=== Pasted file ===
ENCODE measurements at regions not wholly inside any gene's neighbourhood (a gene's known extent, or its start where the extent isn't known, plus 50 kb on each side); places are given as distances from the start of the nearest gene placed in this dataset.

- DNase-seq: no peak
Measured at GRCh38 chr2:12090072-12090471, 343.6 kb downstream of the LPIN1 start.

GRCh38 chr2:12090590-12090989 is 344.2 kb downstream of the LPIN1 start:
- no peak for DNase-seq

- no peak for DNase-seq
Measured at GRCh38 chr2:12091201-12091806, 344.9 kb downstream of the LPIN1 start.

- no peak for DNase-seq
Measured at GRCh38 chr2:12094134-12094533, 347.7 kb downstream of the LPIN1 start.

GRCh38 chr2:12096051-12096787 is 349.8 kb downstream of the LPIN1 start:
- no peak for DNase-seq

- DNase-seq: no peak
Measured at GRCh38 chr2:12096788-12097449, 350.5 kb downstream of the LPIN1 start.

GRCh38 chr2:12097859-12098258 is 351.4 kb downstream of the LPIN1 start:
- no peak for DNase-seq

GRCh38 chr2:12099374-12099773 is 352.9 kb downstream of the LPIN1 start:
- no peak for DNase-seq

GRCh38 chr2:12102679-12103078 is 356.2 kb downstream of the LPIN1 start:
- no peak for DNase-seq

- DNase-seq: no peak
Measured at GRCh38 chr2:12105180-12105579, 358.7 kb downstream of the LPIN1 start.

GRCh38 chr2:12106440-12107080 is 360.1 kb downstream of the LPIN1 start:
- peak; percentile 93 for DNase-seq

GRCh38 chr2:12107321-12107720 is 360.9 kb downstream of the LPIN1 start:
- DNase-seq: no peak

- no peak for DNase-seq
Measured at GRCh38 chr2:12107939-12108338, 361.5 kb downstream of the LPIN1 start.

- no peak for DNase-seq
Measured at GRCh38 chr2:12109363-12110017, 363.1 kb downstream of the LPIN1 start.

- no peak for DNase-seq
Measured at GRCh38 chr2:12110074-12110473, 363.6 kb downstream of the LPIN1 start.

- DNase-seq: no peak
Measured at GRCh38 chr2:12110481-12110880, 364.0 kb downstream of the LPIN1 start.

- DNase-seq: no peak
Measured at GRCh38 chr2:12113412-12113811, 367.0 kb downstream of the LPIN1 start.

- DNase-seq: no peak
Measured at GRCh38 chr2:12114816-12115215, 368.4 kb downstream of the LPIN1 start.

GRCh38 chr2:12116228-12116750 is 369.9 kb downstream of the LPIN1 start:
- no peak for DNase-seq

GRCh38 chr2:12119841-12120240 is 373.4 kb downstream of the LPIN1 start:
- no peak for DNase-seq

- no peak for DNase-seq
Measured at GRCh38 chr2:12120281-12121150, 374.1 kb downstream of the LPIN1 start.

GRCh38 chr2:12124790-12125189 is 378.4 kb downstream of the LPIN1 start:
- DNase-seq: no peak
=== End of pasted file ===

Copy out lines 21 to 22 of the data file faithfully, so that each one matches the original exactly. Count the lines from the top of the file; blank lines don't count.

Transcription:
Measured at GRCh38 chr2:12105180-12105579, 358.7 kb downstream of the LPIN1 start.

GRCh38 chr2:12106440-12107080 is 360.1 kb downstream of the LPIN1 start: